Yesterday, Wayne Grudem wrote a warm, articulate and balanced e-mail to John Piper on the use of offensive language. Grudem is responding to Piper’s explanation on why he used a vulgar word in a breakout session at the Passion 2007 Conference. Later reflecting on his choice of words, Piper noted:
“I regret saying it. I am sitting here trying to figure out why I say things like that every now and then. I think it is a mixture of (sinful) audience titillation and (holy) scorn against my own flesh and against the devil, along with the desire to make the battle with Satan and my flesh feel gutsy and real and not middle-class pious.”
Grudem’s correspondence makes a helpful connection between physical and verbal cleanliness:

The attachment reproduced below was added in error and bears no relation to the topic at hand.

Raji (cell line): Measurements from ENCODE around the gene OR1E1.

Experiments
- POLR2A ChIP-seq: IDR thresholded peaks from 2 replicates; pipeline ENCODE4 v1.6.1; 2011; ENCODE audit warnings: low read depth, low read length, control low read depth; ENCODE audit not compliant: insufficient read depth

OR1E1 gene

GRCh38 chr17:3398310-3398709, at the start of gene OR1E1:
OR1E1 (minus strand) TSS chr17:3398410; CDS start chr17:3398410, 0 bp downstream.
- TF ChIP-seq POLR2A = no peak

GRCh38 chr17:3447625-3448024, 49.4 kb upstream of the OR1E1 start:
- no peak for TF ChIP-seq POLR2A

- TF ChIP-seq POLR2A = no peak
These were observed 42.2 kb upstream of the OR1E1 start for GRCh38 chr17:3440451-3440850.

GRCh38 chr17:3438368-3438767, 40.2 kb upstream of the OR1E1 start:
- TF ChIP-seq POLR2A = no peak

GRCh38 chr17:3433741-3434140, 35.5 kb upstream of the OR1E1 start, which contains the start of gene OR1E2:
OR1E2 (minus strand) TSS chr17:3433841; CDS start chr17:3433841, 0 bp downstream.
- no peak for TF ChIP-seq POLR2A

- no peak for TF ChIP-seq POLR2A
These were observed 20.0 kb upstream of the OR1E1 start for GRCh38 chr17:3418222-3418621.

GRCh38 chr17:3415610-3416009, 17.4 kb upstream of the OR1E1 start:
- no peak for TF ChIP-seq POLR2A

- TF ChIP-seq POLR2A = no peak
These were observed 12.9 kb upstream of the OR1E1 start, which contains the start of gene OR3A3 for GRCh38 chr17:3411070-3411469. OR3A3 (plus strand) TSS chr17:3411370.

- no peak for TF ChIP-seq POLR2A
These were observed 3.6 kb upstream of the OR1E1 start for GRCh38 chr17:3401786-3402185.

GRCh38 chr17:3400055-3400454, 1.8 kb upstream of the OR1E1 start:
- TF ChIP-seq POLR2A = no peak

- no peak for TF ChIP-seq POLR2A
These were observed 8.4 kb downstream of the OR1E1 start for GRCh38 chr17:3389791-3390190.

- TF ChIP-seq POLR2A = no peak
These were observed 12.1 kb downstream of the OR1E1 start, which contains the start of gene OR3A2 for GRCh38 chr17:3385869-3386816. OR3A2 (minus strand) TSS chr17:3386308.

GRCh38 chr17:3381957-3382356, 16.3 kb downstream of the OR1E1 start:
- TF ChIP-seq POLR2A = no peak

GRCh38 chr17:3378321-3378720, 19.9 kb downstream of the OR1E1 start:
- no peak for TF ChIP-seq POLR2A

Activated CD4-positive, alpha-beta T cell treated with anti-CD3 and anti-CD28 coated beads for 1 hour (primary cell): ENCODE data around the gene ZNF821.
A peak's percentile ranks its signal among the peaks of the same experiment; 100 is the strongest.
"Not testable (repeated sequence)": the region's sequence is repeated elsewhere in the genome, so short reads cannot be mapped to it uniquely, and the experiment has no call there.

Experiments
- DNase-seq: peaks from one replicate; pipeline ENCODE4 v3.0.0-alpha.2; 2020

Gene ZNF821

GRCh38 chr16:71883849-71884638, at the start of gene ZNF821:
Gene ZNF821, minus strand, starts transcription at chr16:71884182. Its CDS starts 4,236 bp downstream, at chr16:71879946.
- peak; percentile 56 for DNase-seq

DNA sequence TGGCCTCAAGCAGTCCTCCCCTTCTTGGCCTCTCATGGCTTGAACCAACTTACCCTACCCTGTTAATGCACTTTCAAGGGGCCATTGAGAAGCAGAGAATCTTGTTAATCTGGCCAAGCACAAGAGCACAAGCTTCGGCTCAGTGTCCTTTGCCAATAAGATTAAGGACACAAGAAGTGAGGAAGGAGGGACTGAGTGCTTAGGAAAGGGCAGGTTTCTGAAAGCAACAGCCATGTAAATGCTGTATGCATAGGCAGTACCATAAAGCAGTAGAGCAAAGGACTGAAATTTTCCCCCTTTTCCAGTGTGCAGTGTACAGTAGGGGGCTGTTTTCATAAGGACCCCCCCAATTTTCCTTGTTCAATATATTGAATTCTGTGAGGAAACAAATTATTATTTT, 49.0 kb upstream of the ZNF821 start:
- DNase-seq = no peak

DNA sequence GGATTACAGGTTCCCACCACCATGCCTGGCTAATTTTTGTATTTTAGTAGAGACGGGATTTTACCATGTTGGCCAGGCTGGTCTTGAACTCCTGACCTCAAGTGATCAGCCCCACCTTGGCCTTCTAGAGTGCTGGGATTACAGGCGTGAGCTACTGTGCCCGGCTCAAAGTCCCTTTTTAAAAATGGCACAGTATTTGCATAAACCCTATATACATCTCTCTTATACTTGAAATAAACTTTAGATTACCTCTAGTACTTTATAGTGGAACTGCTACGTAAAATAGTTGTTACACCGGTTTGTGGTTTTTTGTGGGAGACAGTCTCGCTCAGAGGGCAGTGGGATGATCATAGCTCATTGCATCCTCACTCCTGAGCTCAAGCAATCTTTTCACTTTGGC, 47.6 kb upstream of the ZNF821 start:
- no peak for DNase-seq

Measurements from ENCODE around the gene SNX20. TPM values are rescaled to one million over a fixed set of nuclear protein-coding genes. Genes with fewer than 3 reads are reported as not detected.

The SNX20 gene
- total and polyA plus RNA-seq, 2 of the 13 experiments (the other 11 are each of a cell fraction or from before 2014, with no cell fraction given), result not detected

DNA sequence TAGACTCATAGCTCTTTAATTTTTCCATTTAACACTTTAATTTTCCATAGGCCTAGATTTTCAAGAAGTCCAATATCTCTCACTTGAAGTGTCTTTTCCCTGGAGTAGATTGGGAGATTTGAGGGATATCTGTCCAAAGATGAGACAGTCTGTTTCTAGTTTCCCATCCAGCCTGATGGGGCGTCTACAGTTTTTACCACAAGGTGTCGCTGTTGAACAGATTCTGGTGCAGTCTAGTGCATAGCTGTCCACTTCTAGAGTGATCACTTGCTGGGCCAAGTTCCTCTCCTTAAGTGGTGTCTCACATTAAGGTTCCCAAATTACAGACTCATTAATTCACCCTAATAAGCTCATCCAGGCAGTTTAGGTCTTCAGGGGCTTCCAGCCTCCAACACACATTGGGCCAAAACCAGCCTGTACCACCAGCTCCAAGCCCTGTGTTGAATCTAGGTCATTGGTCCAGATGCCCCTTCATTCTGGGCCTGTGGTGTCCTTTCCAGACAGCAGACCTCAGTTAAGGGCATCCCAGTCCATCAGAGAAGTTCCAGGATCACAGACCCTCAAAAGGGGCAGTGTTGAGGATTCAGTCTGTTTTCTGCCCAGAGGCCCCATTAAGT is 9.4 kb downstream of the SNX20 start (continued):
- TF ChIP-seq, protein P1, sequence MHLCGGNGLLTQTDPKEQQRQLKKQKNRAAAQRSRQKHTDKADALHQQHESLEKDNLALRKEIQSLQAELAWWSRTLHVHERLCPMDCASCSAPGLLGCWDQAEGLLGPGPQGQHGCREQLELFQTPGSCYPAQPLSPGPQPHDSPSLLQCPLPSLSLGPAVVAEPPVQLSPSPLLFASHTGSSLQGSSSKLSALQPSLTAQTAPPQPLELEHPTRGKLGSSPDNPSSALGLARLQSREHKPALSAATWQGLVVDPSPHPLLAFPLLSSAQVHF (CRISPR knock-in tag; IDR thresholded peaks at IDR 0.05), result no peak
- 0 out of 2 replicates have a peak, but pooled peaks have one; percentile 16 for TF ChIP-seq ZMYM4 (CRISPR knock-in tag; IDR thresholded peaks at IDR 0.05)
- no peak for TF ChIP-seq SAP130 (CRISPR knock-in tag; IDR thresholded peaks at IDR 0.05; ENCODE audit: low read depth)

“Using the words commonly thought to be offensive in the culture seems to me to be sort of the verbal equivalent of not wearing deodorant and having body odor, or of going around with spilled food on our shirts all the time. Someone might argue that not wearing deodorant or wearing dirty clothes are not morally wrong things in themselves, but my response is that they do give needless offense and cause others to think of us as somewhat impure or unclean. So, I think, does using words commonly thought to be “obscene” or “offensive” or “vulgar” in the culture generally. Plus it encourages others to act in the same way. So in that way it brings reproach on the church and the gospel.”
Grudem’s entire e-mail has been posted by Desiring God with his permission. It is the best statement on offensive language that I have ever read. I join Tim Challies in expressing my gratitude for these two brothers.